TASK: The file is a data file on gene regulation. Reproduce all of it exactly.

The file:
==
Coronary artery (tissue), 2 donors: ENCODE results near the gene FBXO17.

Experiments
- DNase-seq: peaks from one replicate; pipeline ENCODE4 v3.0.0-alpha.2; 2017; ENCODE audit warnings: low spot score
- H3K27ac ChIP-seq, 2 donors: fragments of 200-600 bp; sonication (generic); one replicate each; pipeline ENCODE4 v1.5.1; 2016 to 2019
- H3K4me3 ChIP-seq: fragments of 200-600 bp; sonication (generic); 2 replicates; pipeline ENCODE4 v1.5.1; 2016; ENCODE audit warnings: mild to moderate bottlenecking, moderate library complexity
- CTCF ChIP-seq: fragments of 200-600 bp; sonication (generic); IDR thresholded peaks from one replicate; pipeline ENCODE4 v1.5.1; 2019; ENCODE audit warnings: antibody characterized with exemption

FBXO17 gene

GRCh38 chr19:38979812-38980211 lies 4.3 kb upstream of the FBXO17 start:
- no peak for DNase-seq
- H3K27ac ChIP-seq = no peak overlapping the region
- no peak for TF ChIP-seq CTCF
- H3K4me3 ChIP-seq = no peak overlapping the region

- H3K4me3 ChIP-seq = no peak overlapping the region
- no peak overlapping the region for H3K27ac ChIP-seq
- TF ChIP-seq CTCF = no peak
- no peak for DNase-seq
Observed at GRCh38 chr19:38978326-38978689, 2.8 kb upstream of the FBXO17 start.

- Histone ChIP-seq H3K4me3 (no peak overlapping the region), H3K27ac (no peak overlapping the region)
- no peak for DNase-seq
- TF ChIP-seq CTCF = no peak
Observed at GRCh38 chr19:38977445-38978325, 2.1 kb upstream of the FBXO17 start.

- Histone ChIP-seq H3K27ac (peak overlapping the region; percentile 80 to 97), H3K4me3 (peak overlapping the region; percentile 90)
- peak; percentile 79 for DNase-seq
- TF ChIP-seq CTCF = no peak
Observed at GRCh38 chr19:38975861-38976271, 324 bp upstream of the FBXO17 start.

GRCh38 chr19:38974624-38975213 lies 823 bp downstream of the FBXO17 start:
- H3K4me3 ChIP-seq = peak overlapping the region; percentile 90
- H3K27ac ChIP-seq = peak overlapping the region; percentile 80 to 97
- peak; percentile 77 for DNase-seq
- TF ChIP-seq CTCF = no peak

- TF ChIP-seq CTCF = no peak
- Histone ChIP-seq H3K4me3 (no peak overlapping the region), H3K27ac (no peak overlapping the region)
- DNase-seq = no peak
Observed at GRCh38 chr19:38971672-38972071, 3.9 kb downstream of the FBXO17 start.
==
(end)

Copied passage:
Coronary artery (tissue), 2 donors: ENCODE results near the gene FBXO17.

Experiments
- DNase-seq: peaks from one replicate; pipeline ENCODE4 v3.0.0-alpha.2; 2017; ENCODE audit warnings: low spot score
- H3K27ac ChIP-seq, 2 donors: fragments of 200-600 bp; sonication (generic); one replicate each; pipeline ENCODE4 v1.5.1; 2016 to 2019
- H3K4me3 ChIP-seq: fragments of 200-600 bp; sonication (generic); 2 replicates; pipeline ENCODE4 v1.5.1; 2016; ENCODE audit warnings: mild to moderate bottlenecking, moderate library complexity
- CTCF ChIP-seq: fragments of 200-600 bp; sonication (generic); IDR thresholded peaks from one replicate; pipeline ENCODE4 v1.5.1; 2019; ENCODE audit warnings: antibody characterized with exemption

FBXO17 gene

GRCh38 chr19:38979812-38980211 lies 4.3 kb upstream of the FBXO17 start:
- no peak for DNase-seq
- H3K27ac ChIP-seq = no peak overlapping the region
- no peak for TF ChIP-seq CTCF
- H3K4me3 ChIP-seq = no peak overlapping the region

- H3K4me3 ChIP-seq = no peak overlapping the region
- no peak overlapping the region for H3K27ac ChIP-seq
- TF ChIP-seq CTCF = no peak
- no peak for DNase-seq
Observed at GRCh38 chr19:38978326-38978689, 2.8 kb upstream of the FBXO17 start.

- Histone ChIP-seq H3K4me3 (no peak overlapping the region), H3K27ac (no peak overlapping the region)
- no peak for DNase-seq
- TF ChIP-seq CTCF = no peak
Observed at GRCh38 chr19:38977445-38978325, 2.1 kb upstream of the FBXO17 start.

- Histone ChIP-seq H3K27ac (peak overlapping the region; percentile 80 to 97), H3K4me3 (peak overlapping the region; percentile 90)
- peak; percentile 79 for DNase-seq
- TF ChIP-seq CTCF = no peak
Observed at GRCh38 chr19:38975861-38976271, 324 bp upstream of the FBXO17 start.

GRCh38 chr19:38974624-38975213 lies 823 bp downstream of the FBXO17 start:
- H3K4me3 ChIP-seq = peak overlapping the region; percentile 90
- H3K27ac ChIP-seq = peak overlapping the region; percentile 80 to 97
- peak; percentile 77 for DNase-seq
- TF ChIP-seq CTCF = no peak

- TF ChIP-seq CTCF = no peak
- Histone ChIP-seq H3K4me3 (no peak overlapping the region), H3K27ac (no peak overlapping the region)
- DNase-seq = no peak
Observed at GRCh38 chr19:38971672-38972071, 3.9 kb downstream of the FBXO17 start.